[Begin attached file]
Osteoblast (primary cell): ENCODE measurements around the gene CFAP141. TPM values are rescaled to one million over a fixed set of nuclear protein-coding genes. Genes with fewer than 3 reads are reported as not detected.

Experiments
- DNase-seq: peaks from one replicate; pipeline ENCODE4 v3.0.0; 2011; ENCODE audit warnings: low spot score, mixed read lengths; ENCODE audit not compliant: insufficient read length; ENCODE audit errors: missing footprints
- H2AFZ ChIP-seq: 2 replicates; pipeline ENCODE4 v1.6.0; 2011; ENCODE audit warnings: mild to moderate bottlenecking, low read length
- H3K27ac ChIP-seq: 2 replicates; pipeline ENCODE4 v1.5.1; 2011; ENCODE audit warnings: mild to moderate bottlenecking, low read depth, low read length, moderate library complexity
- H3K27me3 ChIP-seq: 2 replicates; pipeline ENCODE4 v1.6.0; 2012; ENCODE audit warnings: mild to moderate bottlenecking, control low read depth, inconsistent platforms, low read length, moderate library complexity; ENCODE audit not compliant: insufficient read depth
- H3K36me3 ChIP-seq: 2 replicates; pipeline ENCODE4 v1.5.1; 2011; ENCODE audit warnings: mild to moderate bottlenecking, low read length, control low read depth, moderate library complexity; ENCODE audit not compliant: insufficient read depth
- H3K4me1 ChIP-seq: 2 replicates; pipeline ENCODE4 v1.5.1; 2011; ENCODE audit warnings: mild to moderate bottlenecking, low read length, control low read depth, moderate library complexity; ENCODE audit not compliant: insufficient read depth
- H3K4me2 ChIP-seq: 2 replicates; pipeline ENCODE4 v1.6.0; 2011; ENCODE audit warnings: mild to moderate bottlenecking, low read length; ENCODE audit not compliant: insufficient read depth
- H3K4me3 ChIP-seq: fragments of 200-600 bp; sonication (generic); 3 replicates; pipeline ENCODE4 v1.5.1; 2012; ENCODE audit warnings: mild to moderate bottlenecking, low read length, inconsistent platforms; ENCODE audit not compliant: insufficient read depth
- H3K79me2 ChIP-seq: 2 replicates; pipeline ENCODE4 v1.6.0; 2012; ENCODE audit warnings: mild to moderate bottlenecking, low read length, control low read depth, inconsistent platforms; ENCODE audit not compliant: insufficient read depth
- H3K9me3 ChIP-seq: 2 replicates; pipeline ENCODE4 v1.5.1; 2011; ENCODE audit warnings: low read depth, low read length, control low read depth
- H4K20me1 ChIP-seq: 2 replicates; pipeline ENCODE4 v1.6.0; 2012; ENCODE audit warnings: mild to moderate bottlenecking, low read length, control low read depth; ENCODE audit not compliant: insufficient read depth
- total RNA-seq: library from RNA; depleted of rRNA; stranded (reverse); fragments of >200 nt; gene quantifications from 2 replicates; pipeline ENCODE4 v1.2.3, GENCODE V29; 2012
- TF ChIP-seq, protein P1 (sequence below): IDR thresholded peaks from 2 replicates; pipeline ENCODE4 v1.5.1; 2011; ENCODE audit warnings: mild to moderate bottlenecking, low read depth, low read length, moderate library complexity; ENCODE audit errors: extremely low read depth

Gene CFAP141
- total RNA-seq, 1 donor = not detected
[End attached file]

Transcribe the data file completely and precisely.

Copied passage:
Osteoblast (primary cell): ENCODE measurements around the gene CFAP141. TPM values are rescaled to one million over a fixed set of nuclear protein-coding genes. Genes with fewer than 3 reads are reported as not detected.

Experiments
- DNase-seq: peaks from one replicate; pipeline ENCODE4 v3.0.0; 2011; ENCODE audit warnings: low spot score, mixed read lengths; ENCODE audit not compliant: insufficient read length; ENCODE audit errors: missing footprints
- H2AFZ ChIP-seq: 2 replicates; pipeline ENCODE4 v1.6.0; 2011; ENCODE audit warnings: mild to moderate bottlenecking, low read length
- H3K27ac ChIP-seq: 2 replicates; pipeline ENCODE4 v1.5.1; 2011; ENCODE audit warnings: mild to moderate bottlenecking, low read depth, low read length, moderate library complexity
- H3K27me3 ChIP-seq: 2 replicates; pipeline ENCODE4 v1.6.0; 2012; ENCODE audit warnings: mild to moderate bottlenecking, control low read depth, inconsistent platforms, low read length, moderate library complexity; ENCODE audit not compliant: insufficient read depth
- H3K36me3 ChIP-seq: 2 replicates; pipeline ENCODE4 v1.5.1; 2011; ENCODE audit warnings: mild to moderate bottlenecking, low read length, control low read depth, moderate library complexity; ENCODE audit not compliant: insufficient read depth
- H3K4me1 ChIP-seq: 2 replicates; pipeline ENCODE4 v1.5.1; 2011; ENCODE audit warnings: mild to moderate bottlenecking, low read length, control low read depth, moderate library complexity; ENCODE audit not compliant: insufficient read depth
- H3K4me2 ChIP-seq: 2 replicates; pipeline ENCODE4 v1.6.0; 2011; ENCODE audit warnings: mild to moderate bottlenecking, low read length; ENCODE audit not compliant: insufficient read depth
- H3K4me3 ChIP-seq: fragments of 200-600 bp; sonication (generic); 3 replicates; pipeline ENCODE4 v1.5.1; 2012; ENCODE audit warnings: mild to moderate bottlenecking, low read length, inconsistent platforms; ENCODE audit not compliant: insufficient read depth
- H3K79me2 ChIP-seq: 2 replicates; pipeline ENCODE4 v1.6.0; 2012; ENCODE audit warnings: mild to moderate bottlenecking, low read length, control low read depth, inconsistent platforms; ENCODE audit not compliant: insufficient read depth
- H3K9me3 ChIP-seq: 2 replicates; pipeline ENCODE4 v1.5.1; 2011; ENCODE audit warnings: low read depth, low read length, control low read depth
- H4K20me1 ChIP-seq: 2 replicates; pipeline ENCODE4 v1.6.0; 2012; ENCODE audit warnings: mild to moderate bottlenecking, low read length, control low read depth; ENCODE audit not compliant: insufficient read depth
- total RNA-seq: library from RNA; depleted of rRNA; stranded (reverse); fragments of >200 nt; gene quantifications from 2 replicates; pipeline ENCODE4 v1.2.3, GENCODE V29; 2012
- TF ChIP-seq, protein P1 (sequence below): IDR thresholded peaks from 2 replicates; pipeline ENCODE4 v1.5.1; 2011; ENCODE audit warnings: mild to moderate bottlenecking, low read depth, low read length, moderate library complexity; ENCODE audit errors: extremely low read depth

Gene CFAP141
- total RNA-seq, 1 donor = not detected